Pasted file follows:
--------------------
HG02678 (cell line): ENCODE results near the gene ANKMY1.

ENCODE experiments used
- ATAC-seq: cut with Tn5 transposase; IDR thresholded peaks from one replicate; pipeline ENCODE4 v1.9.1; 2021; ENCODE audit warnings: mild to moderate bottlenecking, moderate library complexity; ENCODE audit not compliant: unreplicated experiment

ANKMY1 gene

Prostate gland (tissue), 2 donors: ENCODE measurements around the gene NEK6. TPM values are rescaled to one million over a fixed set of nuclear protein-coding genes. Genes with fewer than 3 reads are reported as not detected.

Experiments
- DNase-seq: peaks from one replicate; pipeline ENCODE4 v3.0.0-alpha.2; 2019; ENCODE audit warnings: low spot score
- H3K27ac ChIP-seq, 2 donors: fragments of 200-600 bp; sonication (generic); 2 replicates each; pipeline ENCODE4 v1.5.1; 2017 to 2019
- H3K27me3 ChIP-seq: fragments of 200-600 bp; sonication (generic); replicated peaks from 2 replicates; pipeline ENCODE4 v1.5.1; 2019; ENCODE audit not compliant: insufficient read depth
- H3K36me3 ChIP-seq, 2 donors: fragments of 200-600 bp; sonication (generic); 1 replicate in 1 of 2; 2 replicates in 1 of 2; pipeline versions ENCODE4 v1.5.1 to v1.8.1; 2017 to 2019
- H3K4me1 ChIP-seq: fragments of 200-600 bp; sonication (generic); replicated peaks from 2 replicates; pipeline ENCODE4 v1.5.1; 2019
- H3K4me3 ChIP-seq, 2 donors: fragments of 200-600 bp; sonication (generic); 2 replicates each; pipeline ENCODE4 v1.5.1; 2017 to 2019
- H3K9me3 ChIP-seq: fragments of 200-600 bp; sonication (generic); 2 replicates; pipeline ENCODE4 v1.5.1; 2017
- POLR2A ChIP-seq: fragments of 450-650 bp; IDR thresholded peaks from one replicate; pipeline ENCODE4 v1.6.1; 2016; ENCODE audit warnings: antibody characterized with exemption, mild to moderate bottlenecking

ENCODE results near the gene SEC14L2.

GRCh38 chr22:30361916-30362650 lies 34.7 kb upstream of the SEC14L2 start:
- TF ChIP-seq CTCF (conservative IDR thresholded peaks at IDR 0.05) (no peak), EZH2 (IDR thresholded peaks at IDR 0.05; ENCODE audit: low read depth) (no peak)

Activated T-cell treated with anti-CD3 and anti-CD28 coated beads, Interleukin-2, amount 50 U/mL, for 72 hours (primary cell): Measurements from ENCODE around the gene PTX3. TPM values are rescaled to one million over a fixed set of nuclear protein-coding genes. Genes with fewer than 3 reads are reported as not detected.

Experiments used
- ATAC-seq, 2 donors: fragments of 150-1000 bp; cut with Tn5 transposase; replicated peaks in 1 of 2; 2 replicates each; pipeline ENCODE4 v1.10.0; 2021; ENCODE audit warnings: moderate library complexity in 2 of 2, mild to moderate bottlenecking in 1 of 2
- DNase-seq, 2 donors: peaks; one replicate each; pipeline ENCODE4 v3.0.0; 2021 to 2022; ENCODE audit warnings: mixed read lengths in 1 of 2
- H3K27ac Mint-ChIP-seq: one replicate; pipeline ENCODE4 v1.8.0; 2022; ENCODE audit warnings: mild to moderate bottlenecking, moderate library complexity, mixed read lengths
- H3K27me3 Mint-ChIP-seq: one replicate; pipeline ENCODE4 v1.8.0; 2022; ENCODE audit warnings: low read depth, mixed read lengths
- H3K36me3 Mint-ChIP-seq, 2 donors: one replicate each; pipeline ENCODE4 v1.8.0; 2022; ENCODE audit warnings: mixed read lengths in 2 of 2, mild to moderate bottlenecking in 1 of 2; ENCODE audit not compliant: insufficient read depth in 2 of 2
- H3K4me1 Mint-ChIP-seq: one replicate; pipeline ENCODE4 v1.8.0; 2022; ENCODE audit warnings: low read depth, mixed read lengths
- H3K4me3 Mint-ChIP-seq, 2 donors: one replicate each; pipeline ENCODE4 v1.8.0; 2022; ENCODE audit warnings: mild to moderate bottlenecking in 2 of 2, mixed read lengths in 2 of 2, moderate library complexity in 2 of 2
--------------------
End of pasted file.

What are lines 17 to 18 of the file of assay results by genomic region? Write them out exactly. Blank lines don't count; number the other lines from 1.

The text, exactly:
- TF ChIP-seq CTCF (conservative IDR thresholded peaks at IDR 0.05) (no peak), EZH2 (IDR thresholded peaks at IDR 0.05; ENCODE audit: low read depth) (no peak)

Activated T-cell treated with anti-CD3 and anti-CD28 coated beads, Interleukin-2, amount 50 U/mL, for 72 hours (primary cell): Measurements from ENCODE around the gene PTX3. TPM values are rescaled to one million over a fixed set of nuclear protein-coding genes. Genes with fewer than 3 reads are reported as not detected.